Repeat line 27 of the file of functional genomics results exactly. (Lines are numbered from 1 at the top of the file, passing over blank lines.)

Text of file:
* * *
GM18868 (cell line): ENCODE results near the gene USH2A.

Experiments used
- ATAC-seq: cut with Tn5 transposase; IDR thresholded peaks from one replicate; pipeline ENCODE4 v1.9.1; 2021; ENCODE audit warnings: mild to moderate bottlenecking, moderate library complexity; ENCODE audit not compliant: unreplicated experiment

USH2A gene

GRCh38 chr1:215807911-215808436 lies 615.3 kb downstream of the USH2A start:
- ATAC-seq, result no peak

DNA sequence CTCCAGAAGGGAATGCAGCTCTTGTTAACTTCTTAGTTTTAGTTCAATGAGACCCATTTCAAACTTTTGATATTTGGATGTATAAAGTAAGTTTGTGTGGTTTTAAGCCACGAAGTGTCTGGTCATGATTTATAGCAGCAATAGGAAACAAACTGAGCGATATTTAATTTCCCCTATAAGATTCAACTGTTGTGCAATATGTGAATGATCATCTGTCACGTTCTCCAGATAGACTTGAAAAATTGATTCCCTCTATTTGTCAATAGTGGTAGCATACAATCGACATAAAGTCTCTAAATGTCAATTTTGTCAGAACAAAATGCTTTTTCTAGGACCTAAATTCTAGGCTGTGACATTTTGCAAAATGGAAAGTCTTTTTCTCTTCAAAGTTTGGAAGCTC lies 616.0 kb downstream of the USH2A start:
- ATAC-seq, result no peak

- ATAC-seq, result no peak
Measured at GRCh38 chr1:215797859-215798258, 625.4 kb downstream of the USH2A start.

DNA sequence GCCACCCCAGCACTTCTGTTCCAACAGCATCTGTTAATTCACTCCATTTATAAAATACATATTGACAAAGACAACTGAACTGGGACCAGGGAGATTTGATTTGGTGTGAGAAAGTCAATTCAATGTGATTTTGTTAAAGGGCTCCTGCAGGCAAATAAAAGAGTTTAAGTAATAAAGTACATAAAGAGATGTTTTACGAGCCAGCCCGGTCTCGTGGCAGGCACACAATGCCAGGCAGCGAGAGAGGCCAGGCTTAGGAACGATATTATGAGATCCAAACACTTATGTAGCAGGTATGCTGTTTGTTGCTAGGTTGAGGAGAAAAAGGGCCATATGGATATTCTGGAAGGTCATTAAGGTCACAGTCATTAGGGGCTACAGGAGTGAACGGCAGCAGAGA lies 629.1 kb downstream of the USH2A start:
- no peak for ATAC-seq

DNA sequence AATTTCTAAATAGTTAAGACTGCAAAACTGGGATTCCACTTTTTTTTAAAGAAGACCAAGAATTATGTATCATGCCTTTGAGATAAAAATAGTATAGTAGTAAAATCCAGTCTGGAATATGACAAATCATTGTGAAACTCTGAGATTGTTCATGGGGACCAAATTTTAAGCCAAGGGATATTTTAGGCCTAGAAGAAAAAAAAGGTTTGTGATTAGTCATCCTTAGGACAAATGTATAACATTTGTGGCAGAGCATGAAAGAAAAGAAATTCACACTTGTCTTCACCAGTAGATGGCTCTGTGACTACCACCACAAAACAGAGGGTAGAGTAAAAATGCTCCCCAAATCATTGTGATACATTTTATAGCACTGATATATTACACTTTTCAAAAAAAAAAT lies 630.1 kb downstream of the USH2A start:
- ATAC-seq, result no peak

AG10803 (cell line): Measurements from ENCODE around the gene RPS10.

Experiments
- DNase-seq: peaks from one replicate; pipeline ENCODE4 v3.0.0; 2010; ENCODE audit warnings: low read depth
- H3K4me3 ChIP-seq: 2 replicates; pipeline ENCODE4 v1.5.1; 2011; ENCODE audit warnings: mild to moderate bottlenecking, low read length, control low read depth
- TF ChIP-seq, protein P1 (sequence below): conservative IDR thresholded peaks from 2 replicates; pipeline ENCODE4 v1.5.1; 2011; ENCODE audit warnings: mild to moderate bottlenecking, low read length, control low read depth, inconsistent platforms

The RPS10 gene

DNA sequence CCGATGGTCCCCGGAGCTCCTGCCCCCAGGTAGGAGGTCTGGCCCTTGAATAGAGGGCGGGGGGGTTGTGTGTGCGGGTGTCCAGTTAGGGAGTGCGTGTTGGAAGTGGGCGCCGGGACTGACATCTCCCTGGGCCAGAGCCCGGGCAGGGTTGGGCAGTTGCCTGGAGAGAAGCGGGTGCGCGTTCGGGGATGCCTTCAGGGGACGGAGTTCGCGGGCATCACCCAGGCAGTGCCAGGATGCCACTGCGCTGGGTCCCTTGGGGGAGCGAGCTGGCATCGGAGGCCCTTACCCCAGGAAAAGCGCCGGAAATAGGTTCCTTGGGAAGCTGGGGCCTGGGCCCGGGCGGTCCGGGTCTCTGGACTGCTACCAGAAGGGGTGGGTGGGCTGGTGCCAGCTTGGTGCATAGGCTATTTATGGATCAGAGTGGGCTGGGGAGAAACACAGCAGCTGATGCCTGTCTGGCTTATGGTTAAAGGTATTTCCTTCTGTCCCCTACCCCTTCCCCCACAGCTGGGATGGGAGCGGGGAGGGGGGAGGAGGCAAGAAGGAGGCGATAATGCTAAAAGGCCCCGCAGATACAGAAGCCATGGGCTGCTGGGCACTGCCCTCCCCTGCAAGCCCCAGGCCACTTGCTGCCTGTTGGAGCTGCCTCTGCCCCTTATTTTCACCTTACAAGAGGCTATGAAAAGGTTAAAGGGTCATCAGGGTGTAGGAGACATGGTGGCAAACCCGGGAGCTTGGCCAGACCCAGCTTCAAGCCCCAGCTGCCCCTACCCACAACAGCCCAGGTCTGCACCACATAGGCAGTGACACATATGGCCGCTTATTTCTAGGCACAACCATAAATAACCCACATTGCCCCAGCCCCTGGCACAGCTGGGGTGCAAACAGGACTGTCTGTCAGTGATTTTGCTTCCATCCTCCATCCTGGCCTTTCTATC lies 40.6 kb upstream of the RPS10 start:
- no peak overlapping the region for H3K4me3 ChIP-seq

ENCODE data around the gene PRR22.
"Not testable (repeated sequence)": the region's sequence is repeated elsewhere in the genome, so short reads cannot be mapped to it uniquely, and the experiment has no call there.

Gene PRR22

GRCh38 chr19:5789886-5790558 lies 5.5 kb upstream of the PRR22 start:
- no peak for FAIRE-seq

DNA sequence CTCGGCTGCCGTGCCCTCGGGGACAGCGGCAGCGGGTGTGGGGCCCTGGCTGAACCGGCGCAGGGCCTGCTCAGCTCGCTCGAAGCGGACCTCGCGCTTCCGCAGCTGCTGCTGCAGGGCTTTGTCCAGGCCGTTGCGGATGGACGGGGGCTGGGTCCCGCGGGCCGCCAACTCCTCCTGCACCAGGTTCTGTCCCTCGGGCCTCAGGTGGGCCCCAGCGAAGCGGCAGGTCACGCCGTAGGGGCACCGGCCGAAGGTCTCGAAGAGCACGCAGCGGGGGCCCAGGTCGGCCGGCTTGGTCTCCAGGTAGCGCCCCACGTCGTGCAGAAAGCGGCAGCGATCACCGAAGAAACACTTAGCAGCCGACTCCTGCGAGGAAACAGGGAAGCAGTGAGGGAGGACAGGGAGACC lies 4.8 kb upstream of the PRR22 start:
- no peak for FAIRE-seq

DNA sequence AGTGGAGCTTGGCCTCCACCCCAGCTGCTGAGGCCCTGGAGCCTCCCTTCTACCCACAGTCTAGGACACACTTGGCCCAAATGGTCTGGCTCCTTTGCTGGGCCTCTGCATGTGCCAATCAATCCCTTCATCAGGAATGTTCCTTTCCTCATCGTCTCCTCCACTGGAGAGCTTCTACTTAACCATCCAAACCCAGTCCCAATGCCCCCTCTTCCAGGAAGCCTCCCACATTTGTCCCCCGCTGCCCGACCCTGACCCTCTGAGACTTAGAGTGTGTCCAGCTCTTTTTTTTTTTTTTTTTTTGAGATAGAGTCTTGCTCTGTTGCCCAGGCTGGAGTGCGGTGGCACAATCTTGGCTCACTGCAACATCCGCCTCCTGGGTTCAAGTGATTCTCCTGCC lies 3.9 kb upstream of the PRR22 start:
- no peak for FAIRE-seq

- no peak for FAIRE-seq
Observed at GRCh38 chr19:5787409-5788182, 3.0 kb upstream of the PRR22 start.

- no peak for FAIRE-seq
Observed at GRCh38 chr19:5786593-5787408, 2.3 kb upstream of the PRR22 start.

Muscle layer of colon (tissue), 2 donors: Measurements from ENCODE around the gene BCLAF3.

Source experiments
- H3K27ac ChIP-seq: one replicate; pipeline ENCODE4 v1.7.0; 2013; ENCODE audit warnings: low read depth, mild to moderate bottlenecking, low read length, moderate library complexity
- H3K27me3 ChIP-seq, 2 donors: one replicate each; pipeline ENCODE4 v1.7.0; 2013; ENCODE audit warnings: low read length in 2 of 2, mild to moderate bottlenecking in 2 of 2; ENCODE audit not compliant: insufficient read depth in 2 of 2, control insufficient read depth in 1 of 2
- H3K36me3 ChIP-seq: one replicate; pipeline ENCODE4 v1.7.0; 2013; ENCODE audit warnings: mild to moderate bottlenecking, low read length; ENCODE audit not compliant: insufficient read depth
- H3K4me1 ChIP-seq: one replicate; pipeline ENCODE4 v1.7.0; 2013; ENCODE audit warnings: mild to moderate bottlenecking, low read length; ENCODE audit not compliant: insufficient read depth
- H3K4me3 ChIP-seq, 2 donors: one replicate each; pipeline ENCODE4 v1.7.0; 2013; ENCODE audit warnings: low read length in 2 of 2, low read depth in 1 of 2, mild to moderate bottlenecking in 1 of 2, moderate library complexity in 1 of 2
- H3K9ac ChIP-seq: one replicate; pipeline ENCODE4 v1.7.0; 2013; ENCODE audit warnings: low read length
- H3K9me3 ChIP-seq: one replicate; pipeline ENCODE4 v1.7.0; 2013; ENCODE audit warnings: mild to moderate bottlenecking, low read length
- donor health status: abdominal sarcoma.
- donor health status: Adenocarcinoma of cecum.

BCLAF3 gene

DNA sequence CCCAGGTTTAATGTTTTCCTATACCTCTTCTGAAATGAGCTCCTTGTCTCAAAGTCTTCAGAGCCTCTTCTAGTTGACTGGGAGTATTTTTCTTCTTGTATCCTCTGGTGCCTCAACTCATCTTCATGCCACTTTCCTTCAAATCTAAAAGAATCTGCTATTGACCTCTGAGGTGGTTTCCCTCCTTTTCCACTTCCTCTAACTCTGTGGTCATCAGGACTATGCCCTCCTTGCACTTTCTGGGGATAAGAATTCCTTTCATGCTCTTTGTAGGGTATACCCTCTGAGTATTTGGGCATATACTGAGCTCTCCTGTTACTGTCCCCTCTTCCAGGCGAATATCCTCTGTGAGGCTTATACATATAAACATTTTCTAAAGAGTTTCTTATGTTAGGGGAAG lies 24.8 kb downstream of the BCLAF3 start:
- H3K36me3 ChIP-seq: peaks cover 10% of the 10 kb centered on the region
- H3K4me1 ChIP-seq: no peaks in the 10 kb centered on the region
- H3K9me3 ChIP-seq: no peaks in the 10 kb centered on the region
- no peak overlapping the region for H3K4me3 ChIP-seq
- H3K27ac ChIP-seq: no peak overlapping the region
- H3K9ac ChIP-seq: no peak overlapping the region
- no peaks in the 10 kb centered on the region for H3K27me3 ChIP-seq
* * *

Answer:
- no peak for FAIRE-seq